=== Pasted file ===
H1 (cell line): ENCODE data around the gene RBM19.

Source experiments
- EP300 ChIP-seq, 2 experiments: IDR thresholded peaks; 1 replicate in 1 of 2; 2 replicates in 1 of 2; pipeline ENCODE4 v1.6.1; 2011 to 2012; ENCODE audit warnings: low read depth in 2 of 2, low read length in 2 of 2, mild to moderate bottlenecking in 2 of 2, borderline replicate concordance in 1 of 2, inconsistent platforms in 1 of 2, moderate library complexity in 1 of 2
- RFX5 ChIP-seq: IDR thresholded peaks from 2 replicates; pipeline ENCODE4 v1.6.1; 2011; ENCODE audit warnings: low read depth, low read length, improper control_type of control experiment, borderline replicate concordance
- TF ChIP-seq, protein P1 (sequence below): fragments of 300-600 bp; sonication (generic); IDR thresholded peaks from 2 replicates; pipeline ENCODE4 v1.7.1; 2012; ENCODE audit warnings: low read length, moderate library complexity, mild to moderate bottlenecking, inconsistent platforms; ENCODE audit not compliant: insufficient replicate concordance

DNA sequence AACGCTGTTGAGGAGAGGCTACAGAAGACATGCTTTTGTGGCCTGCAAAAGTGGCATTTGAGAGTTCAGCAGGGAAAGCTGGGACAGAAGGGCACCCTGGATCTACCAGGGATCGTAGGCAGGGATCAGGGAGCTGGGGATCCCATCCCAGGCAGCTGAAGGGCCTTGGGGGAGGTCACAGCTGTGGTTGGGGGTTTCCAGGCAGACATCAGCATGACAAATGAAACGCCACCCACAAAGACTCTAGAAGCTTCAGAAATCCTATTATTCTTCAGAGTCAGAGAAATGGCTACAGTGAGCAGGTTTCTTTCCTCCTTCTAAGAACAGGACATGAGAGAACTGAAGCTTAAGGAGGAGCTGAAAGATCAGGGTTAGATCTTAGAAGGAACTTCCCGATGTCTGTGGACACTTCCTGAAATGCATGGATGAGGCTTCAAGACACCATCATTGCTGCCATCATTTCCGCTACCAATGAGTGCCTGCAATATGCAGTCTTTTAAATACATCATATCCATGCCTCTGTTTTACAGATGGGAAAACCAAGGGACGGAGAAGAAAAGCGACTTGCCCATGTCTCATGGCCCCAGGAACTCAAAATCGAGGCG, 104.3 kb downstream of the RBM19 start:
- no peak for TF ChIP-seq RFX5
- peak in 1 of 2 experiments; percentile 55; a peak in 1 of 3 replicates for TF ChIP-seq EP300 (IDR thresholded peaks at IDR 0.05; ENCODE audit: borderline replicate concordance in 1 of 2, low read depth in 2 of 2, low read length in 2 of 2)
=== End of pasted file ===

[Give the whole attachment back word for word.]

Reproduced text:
H1 (cell line): ENCODE data around the gene RBM19.

Source experiments
- EP300 ChIP-seq, 2 experiments: IDR thresholded peaks; 1 replicate in 1 of 2; 2 replicates in 1 of 2; pipeline ENCODE4 v1.6.1; 2011 to 2012; ENCODE audit warnings: low read depth in 2 of 2, low read length in 2 of 2, mild to moderate bottlenecking in 2 of 2, borderline replicate concordance in 1 of 2, inconsistent platforms in 1 of 2, moderate library complexity in 1 of 2
- RFX5 ChIP-seq: IDR thresholded peaks from 2 replicates; pipeline ENCODE4 v1.6.1; 2011; ENCODE audit warnings: low read depth, low read length, improper control_type of control experiment, borderline replicate concordance
- TF ChIP-seq, protein P1 (sequence below): fragments of 300-600 bp; sonication (generic); IDR thresholded peaks from 2 replicates; pipeline ENCODE4 v1.7.1; 2012; ENCODE audit warnings: low read length, moderate library complexity, mild to moderate bottlenecking, inconsistent platforms; ENCODE audit not compliant: insufficient replicate concordance

DNA sequence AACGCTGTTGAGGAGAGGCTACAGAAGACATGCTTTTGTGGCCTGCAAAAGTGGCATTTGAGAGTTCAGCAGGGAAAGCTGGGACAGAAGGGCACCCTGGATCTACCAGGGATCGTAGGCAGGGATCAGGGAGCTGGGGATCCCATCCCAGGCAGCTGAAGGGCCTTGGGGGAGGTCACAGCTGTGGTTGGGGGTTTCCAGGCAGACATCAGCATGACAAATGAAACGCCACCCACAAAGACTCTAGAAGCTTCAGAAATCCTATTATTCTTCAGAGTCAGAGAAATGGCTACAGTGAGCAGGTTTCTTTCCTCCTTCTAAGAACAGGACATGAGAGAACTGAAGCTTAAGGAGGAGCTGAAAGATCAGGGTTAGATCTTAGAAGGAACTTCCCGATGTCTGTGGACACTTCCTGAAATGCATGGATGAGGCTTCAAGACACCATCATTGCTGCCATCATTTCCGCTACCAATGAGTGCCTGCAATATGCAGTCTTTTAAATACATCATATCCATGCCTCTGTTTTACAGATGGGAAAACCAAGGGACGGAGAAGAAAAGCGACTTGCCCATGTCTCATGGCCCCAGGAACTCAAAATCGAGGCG, 104.3 kb downstream of the RBM19 start:
- no peak for TF ChIP-seq RFX5
- peak in 1 of 2 experiments; percentile 55; a peak in 1 of 3 replicates for TF ChIP-seq EP300 (IDR thresholded peaks at IDR 0.05; ENCODE audit: borderline replicate concordance in 1 of 2, low read depth in 2 of 2, low read length in 2 of 2)